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Bloggingheads 11-20-2011 12:25 AM

Values Added: Occupy, Inc. (David Roberts & Julian Sanchez)
 

chiwhisoxx 11-20-2011 12:51 AM

Re: Values Added: Occupy, Inc. (David Roberts & Julian Sanchez)
 
that second topic is a joke, right?

Sulla the Dictator 11-20-2011 02:00 AM

Re: Values Added: Occupy, Inc. (David Roberts & Julian Sanchez)
 
This diavlog must have occurred in one of Dr. Who's parallel universes, where it was the Tea Party that was outnumbered by the media as opposed to OWS. The Tea Party put 200,000 people in Washington DC. It put ten thousand people in the middle of the desert in Searchlight Nevada. People here probably don't know what a remote dust hole that place is. Unless the unions supply bodies, the occupy movements can barely muster a thousand people.

Also, OWS isn't "global". OWS is the American left finally adopting the politics of the International Left. The foreign left has been more active than our domestic version for a long time. David Roberts seems to have this entirely mixed up.

ginger baker 11-20-2011 02:31 AM

Re: Values Added: Occupy, Inc. (David Roberts & Julian Sanchez)
 
Bravo David! Democratic institutions and procedures have been neutralized by the simple facts of the consolidation of public and private power...and the demos is getting really pissed about it. The perceived irrationalism of OWS, warts and all, is thus largely symbiotic to the the globalization of rationalizzm, its systems and schemes, and insofar social and economic crises build in time, resentment (or rage) will only grow. The good ol' social contract has withered away, and people know it. We're perhaps in the midst of a new political founding??? or just a collapse into some techno neo-feudalism???

Parallax 11-20-2011 03:18 AM

Values Destroyed: The Fringe Edition
 
An hour of two people lamenting why their fringe ideas (far left environmentalism and dismantling of the national security apparatus) have not caught on. If only the dumb masses realized their brilliance! To be fair Sanchez was much more tolerable than Roberts.

The flip side of poor GOP voters are suffering from a false consciousness is that any wealthy person voting for Dems is equally deluded (I have no data but I am willing to bet a majority of 1% actually vote Democratic). One is then usually confronted with: "but what they do is noble, they are voting against their own interests!". Why can't we use the same logic for poor dumb voters? They think their guns and their religion are more important than electing some Democrat who might or might not better their finances. Since Roberts ignores this possibility I must conclude that he thinks poor people can't sacrifice their material well being for anything else, that nobility is exclusive to the right kind of rich person. In short, he does not view the populace as equals but rather a herd to be managed to want the right things, to vote the right way and to say the right words.

It seems to me that Roberts has been listening/reading too much Zizek. The part where he said the OWS crowd aren't demanding anything and the issue is a deeper problem about the meaning of life, the character of capitalism and some other useless platitude I don't recall. Things are very simple, if US had 7% unemployment instead of 9%, Obama would cruise to reelection, there would not be any of this populist drivel and people would immediately forget the bailouts and bad guys at Wall Street.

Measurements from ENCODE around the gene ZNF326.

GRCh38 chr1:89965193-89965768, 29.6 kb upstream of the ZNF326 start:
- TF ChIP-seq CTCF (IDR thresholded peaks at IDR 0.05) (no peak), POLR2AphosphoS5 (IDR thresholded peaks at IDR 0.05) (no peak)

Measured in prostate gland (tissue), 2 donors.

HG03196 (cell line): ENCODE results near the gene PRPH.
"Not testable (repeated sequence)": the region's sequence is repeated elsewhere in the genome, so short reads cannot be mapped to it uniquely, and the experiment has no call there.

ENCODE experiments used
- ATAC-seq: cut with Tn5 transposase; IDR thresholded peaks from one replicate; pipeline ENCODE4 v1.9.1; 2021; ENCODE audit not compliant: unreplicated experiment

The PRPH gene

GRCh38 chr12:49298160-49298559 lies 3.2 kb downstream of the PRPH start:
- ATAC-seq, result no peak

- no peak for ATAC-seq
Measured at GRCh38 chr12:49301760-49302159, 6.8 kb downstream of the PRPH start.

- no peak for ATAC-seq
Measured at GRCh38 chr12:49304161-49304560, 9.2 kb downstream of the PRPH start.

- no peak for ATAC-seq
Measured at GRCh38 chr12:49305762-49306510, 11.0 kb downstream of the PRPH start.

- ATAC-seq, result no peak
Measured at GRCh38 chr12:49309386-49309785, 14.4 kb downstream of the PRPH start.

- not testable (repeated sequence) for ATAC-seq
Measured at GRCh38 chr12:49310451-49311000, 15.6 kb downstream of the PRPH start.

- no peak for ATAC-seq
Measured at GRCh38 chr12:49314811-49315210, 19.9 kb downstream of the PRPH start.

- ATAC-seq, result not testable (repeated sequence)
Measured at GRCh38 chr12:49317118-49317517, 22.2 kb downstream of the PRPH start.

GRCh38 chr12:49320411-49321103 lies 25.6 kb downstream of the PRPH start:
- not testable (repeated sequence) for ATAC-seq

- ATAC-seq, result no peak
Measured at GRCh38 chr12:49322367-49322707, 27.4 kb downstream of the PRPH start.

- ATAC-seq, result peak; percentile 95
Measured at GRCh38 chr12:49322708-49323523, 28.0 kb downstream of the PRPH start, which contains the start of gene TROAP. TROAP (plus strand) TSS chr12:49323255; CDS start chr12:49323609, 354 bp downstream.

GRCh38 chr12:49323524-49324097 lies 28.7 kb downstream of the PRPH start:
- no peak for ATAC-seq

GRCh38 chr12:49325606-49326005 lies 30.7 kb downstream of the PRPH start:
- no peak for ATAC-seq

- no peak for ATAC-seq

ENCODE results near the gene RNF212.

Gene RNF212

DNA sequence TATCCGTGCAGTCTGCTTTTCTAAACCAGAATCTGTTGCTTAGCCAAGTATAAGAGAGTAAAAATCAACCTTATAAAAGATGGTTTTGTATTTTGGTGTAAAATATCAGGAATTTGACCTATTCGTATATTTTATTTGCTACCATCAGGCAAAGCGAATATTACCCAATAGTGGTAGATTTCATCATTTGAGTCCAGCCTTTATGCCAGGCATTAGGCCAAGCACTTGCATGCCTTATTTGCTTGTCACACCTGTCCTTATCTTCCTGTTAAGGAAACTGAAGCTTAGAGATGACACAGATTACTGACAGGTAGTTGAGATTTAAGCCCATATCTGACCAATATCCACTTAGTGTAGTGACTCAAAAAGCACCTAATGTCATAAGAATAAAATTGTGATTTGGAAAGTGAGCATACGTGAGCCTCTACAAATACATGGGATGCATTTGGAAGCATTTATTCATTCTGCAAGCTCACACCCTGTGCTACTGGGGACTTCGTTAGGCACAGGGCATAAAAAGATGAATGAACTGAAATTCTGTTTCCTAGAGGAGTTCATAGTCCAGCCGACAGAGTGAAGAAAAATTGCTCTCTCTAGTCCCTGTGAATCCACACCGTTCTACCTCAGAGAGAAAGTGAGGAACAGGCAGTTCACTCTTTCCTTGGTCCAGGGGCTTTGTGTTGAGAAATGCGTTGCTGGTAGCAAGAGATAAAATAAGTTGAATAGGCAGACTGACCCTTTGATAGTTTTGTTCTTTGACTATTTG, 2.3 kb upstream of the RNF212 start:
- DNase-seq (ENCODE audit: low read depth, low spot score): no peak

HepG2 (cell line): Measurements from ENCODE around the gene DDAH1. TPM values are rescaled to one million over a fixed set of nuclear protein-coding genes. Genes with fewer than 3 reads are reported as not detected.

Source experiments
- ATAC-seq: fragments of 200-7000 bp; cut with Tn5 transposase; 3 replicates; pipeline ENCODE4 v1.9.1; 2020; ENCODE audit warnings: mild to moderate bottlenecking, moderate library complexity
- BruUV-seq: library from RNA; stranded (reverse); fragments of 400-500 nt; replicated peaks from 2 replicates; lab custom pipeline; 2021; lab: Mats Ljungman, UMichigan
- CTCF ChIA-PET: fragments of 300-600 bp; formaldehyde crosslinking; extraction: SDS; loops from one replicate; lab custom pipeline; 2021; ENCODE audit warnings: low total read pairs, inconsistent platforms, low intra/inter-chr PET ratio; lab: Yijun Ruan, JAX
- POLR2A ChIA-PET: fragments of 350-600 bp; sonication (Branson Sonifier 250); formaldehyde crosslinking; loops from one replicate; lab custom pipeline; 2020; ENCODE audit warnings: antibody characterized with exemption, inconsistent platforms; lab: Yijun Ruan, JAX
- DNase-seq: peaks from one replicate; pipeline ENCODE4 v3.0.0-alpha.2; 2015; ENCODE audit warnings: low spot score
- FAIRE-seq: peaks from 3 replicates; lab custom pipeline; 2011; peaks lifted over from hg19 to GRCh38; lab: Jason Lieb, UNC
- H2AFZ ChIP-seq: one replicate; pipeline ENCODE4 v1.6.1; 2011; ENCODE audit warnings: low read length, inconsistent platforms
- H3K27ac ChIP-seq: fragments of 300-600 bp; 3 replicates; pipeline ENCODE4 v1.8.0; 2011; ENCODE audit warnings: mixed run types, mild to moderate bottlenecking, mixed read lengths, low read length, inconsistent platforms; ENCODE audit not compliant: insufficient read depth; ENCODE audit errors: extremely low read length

Finally when Roberts says things are bad, income inequality is rising, etc. he should stop for a moment and think (it does not come too easy when you are a professional ideological crusader). I doubt Roberts is ready for the full implications of his positions. What would be the global equivalent of OWS? OUS (Occupy US). The similarities are striking: "The world bailed out US and continuous to do so by buying US treasuries even at negative real rates. And if you think about it the whole crisis started in US with the housing bubble. Americans, like Wall Street executives, were greedy, they were not happy with their nice suburban homes with the big garage. They wanted more and they screwed up the world in the process." How does it feel to be part of the faceless inhuman other that needs to be demonized Mr. Roberts?

Florian 11-20-2011 04:41 AM

Re: Values Destroyed: The Fringe Edition
 
Quote:

Originally Posted by Parallax (Post 232268)
It seems to me that Roberts has been listening/reading too much Zizek. The part where he said the OWS crowd aren't demanding anything and the issue is a deeper problem about the meaning of life, the character of capitalism and some other useless platitude I don't recall. Things are very simple, if US had 7% unemployment instead of 9%, Obama would cruise to reelection, there would not be any of this populist drivel and people would immediately forget the bailouts and bad guys at Wall Street.

No doubt, but the semi-lunatic Zizek would still be right about one thing: the system of consumer/financial/state capitalism that exists in the US and Europe is doomed----à plus ou moins longue échéance---sooner or later. It is just not reasonable to think that a world with a population 7 billion (and likely to reach 10 billion by 2050) can continue on its present trajectory, if that means elevating the "standard of living" of an additional 4 billion human beings to the level of Americans and Europeans. An additional planet or two would be necessary merely to feed the other half what Americans and Europeans consume.

Quote: